Indeed, environmental and language loss tend to go hand in hand – with the most linguistically diverse parts of the world tending to also be the most ecologically diverse. When the landscape changes, the language we have to describe it also disappears. The Modern South Arabian languages which Janet, Abdullah, and Miranda speak and work on are rich in evocative metaphors and similies that are connected to the particular landscape of the area. For example, if a man is described as axahēh sīmar ‘he looks like a mar tree’, he is compared to the Boscial Arabica tree, a tree of the desert and drier mountains that looks like an ‘opened umbrella’. In other words, he is characterised by his ‘height, uprightness, slenderness and a shock of hair’ (Morris, p.c., Watson & al-Mahri 2017:95).

In some cases, particular words used to describe the environment are ‘grammaticalised’ – changing from having a meaning as words on their own, to also taking on a grammatical function. For example, in Mehri, the word śaff (śɛf in Shehret) means ‘animal track’, or ‘footprint’. This word, however, has also been historically grammaticalised – and is now used as the particle śaf, having the sense of ‘it transpired’, ‘as it happened’, ‘really’ (Watson & al-Mahri 2017:95). This particle is a kind of metaphorical extension of the noun śaff (‘footprint, animal track’) that now resonates beyond its original, literal meaning, to encode a sense of surprise, or revelation, that something has turned out to be as it has - just like an animal’s footprints reveal an indisputable trace of what or who has passed by. As Janet and Abdullah put it ‘from sight someone might believe that they are following a camel from one herd, but on close examination of tracks [śaff] discover they are tracking a camel from a different herd’ (Watson & al-Mahri 2017:95). Just like tracks reveal someone or something’s true identity or nature, therefore, the particle śaf describes this sense of revelation and surprise that transpires from new information or evidence.

Camel track
A photo of a camel track, taken by Abdullah Musallam al-Mahri, and used with kind permission.

 

Camels
A photo taken by Johnstone of camels in the Negd. They are desert camels, so they have thin delicate legs, unlike mountain camels who have thicker legs and more splayed feet (Morris p.c.). Image used with the kind permission of Durham University Library.

This experience of ‘revelation’ was reflected in our own process of cataloguing the collection – where tapes that we thought to be one thing turned out to be another, as their true identity was unlocked and thus revealed by Janet, Abdullah, and Miranda. Some of the tapes were unlabelled, others had been placed in the wrong boxes. Our collaborative work was thus fundamental to ensure these sound recordings are preserved for the future with meaning, not catalogued as ‘unidentified’ or ‘unnamed’ and consequently remaining almost invisible in the Library’s catalogue.

One recording was found by Abdullah and Miranda to be of someone speaking in Hobyot – a language we weren’t previously aware was represented in the collection, but are now able to catalogue accordingly. Another recording in Harsusi was rich in ethnobotanical detail. However, as well as doing the essential work of identifying things like language, speakers, and content, Janet, Miranda, and Abdullah were able to unlock something of the time and place that the recordings were made, and in fact, a common theme of some of the stories in the collection was this very experience of revelation, of something turning out to be something else.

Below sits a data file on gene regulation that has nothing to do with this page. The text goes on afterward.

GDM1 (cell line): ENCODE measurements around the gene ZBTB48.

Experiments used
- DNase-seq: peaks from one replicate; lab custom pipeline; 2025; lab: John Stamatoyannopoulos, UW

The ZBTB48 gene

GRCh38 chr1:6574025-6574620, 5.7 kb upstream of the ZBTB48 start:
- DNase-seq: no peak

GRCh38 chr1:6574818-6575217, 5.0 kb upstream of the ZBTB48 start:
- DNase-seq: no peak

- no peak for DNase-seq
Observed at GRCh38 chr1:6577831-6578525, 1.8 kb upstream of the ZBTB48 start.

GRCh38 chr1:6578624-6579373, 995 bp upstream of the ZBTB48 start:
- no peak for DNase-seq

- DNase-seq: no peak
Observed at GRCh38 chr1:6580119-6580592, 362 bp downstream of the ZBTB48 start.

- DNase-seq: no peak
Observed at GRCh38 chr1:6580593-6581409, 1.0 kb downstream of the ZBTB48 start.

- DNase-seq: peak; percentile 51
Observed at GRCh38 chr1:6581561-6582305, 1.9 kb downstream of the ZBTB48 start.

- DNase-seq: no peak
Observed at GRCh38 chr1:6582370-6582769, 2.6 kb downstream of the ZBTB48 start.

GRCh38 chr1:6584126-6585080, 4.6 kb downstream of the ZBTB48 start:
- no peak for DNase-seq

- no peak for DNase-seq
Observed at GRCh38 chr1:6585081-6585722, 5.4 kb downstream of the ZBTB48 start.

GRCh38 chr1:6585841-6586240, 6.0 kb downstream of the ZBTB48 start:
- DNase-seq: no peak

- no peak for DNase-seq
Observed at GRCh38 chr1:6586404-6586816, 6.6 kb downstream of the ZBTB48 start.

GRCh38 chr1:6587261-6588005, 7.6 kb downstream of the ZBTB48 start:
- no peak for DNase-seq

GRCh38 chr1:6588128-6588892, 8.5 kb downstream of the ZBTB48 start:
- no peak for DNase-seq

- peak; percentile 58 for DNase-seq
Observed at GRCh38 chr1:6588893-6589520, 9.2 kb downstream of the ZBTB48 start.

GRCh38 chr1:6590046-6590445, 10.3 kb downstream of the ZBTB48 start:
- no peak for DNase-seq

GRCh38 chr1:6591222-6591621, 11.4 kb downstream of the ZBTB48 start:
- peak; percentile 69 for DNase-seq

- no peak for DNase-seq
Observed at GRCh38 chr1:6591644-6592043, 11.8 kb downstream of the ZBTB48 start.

Below are three Soqotri stories, translated and interpreted by Dr Miranda Morris:

[C733/8] ‘Story of two thieves’. The two thieves want to learn about thieving from each other. One has a ‘sword’, the other has some ‘honey’. They each don’t know what the other is doing. The thief with the sword offers for the other to buy it, but the other says he doesn’t have money, only honey. They exchange items – only for the man who thought he would receive a fine sword to find it was only a date palm frond, and the man who was given the honey to find he had been given sticks of excrement. They both laughed and said ‘we’re as bad as each other’.

[C733/3] ‘Story of the fisherman from Momi’. The fisherman is looked after by a lady vulture. He feeds her fish and she looks after the house. He goes out and meets some people who ask him to come out with them – he says he can’t because of his ‘old lady’ back home. They say OK – we’ll come to you. He lights a fire and cooks fish for them. He ends up travelling with them for 2 weeks, and gets lost in a foreign country. He finds another boat, lands in another country, and has to live by begging. A man offers him to come and look after his goats, even though he says he doesn’t know anything about goats. He tells him to look after the camels and date palms – but he doesn’t know how to do that either. Finally he says it doesn’t matter, I’ll look after you and give you clothes and food until you die. That night the fisherman dreamed of home and his old life. A witch appears to him in his sleep, and tells him to go to where the sharks are feeding at dusk - you’ll see the sharks with their mouths open waiting to feed. She tells him to cover his face and wade amongst them. He finds the sharks, does as she says, and in the morning finds himself in his own country… In his house, he finds a woman instead of the vulture…